I have worked on various aspects of strongly-coupled quantum field theory since my graduate student days at the University of Maryland, College Park. After finishing my PhD in 2010, I moved east to the UK for a postdoc position at the Department of Applied Mathematics and Theoretical Physics at Cambridge University. Then in 2012 jumped back west for a postdoc at the Fine Theoretical Physics Institute here at the University of Minnesota, and then further west in 2015 for another postdoc position at the Institute for Nuclear Theory at the University of Washington. I came back to UMN in Fall 2018 to join the faculty as a member of the nuclear theory group.
I am a theoretical physicist working in the Nuclear Theory group at UMN. I am primarily focused on understanding the non-perturbative properties of relativistic quantum field theories. This means that I most often study the strong nuclear force and its many manifestations in nuclear physics and particle physics, because some of the most pressing questions about non-perturbative quantum field theory come from these areas.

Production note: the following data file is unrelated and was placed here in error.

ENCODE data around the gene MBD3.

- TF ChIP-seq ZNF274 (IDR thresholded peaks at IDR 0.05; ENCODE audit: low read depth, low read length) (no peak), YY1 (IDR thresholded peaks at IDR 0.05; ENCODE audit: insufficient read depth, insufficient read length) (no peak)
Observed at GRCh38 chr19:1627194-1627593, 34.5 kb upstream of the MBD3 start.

Quantum field theory is an enormously powerful framework for understanding a huge range of phenomena in nature, ranging from condensed-matter systems one can explore in table-top experiments, to the high-energy particle physics explored in huge particle colliders, to the behavior of stars studied by astronomers. The basic goal of my work is to find ways to understand the behavior of quantum field theories when they are in 'non-perturbative regimes'. A non-perturbative regime is just a term for the (unfortunately common) situation where our standard ways of studying quantum field theory don't work effectively. A famous example from particle and nuclear physics is furnished by QCD, the mathematical description of the behavior of quarks and gluons, where the most interesting parts of the physics are described by the non-perturbative regime of the theory. So my research program is aimed of developing tools to understand difficult quantum field theories, such as QCD, and to applying those tools to learn about interesting physical phenomena.
Quantum field theory, nuclear theory, QCD, particle theory